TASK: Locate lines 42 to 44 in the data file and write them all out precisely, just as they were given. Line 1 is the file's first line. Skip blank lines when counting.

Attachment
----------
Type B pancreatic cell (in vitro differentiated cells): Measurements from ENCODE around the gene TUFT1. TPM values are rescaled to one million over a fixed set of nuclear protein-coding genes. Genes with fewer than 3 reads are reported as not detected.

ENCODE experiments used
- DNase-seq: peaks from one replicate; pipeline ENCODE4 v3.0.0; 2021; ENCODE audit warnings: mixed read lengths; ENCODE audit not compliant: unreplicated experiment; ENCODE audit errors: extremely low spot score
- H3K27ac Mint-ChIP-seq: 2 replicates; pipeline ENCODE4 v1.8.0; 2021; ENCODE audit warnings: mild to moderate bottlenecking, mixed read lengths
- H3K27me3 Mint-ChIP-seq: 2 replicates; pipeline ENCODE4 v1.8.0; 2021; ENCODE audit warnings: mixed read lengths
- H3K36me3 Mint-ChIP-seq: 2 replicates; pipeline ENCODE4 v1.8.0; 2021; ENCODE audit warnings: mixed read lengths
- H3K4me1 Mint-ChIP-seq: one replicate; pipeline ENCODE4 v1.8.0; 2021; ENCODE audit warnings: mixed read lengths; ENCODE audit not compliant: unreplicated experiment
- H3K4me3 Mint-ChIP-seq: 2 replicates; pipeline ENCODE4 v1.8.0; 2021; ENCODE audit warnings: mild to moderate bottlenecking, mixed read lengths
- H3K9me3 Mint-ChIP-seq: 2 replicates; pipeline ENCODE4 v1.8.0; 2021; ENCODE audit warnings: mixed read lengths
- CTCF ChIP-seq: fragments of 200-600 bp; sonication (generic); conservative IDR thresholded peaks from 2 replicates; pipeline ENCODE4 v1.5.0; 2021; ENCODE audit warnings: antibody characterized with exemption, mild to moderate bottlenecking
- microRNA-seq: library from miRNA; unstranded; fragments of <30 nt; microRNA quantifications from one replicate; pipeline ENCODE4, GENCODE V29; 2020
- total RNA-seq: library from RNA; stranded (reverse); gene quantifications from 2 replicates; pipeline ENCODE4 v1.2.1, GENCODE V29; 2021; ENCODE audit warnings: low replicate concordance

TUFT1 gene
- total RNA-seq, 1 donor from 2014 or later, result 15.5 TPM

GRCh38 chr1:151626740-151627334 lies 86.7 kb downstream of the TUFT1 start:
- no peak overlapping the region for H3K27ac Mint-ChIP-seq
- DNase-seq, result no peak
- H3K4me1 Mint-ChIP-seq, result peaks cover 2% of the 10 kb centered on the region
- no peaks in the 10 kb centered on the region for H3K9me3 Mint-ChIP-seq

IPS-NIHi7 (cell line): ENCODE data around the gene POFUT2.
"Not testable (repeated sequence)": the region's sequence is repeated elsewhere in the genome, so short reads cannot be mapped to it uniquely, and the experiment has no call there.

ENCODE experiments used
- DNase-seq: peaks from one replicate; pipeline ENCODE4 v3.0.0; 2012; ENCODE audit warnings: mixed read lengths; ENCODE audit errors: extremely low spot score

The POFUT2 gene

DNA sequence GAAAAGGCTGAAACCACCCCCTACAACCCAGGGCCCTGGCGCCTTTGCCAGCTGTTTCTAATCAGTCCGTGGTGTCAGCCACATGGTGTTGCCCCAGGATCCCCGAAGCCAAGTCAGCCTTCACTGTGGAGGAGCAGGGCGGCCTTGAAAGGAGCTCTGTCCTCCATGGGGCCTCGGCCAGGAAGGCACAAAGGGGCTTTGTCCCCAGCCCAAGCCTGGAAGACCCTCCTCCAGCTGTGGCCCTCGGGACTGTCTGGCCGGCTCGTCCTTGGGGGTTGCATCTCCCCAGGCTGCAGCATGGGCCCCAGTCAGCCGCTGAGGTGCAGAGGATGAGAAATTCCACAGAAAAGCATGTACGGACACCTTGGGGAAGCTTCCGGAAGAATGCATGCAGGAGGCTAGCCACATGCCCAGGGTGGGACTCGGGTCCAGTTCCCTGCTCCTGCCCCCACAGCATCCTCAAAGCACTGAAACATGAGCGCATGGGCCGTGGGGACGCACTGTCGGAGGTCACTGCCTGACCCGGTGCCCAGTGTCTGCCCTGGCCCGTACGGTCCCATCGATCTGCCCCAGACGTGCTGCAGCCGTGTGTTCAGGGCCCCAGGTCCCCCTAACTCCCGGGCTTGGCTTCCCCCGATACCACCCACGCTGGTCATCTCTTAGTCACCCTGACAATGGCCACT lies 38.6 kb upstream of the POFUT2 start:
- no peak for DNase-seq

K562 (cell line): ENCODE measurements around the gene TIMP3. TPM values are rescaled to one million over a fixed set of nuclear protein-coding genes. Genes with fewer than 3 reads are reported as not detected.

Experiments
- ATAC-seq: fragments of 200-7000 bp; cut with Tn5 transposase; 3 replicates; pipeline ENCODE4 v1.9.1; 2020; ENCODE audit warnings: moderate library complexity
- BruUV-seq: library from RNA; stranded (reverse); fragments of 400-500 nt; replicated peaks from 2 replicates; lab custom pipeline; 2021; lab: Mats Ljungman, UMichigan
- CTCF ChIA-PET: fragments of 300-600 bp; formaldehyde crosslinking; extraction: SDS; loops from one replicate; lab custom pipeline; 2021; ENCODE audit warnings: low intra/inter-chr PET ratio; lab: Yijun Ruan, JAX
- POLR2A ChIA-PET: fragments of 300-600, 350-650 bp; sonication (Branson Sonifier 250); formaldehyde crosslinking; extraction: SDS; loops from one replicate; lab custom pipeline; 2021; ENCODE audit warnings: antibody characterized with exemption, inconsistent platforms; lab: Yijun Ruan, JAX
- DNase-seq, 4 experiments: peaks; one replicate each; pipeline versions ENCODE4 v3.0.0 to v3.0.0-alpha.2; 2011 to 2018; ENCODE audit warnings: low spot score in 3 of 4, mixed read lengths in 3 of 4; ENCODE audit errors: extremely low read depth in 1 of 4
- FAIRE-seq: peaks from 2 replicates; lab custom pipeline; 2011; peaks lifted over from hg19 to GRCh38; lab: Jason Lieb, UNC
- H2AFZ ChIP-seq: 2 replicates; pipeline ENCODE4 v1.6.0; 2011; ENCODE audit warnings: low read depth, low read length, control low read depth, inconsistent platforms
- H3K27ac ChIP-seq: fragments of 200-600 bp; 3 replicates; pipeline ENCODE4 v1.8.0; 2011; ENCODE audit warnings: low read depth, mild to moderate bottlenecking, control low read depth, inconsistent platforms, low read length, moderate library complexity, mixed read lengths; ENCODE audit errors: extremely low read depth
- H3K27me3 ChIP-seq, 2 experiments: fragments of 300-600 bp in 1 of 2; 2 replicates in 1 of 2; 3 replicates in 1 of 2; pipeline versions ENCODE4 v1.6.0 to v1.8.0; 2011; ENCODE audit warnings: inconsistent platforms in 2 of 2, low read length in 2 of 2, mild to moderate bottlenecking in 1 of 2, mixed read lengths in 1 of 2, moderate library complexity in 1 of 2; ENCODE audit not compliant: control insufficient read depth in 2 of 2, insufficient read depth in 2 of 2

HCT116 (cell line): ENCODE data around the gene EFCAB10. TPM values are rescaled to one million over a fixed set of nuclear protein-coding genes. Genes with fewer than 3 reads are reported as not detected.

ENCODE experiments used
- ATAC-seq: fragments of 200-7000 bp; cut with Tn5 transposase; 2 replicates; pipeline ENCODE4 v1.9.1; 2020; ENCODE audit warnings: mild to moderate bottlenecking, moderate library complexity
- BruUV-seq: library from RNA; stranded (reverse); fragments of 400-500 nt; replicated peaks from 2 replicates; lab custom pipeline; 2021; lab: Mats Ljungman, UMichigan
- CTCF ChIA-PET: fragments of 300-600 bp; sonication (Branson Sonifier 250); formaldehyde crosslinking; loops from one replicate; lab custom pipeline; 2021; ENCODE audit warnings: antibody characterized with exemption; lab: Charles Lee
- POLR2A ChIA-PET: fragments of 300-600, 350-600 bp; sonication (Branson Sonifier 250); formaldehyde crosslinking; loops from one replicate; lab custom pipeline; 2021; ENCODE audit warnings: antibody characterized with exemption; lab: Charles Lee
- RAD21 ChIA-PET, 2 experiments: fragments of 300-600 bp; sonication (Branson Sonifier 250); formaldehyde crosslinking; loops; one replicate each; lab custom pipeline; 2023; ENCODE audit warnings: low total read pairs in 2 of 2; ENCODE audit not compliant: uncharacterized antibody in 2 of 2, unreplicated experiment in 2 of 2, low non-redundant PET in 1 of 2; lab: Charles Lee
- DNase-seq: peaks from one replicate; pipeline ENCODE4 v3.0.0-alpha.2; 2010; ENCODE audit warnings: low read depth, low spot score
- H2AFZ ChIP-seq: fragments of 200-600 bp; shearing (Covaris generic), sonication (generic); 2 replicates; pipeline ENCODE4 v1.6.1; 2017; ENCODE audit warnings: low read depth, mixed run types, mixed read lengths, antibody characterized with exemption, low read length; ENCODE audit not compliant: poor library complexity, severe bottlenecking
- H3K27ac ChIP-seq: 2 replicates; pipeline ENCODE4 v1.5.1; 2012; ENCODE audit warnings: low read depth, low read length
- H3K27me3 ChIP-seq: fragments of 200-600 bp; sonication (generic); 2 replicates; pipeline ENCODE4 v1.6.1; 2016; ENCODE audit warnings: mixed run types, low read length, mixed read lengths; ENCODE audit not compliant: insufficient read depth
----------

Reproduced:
- CTCF ChIA-PET: fragments of 300-600 bp; sonication (Branson Sonifier 250); formaldehyde crosslinking; loops from one replicate; lab custom pipeline; 2021; ENCODE audit warnings: antibody characterized with exemption; lab: Charles Lee
- POLR2A ChIA-PET: fragments of 300-600, 350-600 bp; sonication (Branson Sonifier 250); formaldehyde crosslinking; loops from one replicate; lab custom pipeline; 2021; ENCODE audit warnings: antibody characterized with exemption; lab: Charles Lee
- RAD21 ChIA-PET, 2 experiments: fragments of 300-600 bp; sonication (Branson Sonifier 250); formaldehyde crosslinking; loops; one replicate each; lab custom pipeline; 2023; ENCODE audit warnings: low total read pairs in 2 of 2; ENCODE audit not compliant: uncharacterized antibody in 2 of 2, unreplicated experiment in 2 of 2, low non-redundant PET in 1 of 2; lab: Charles Lee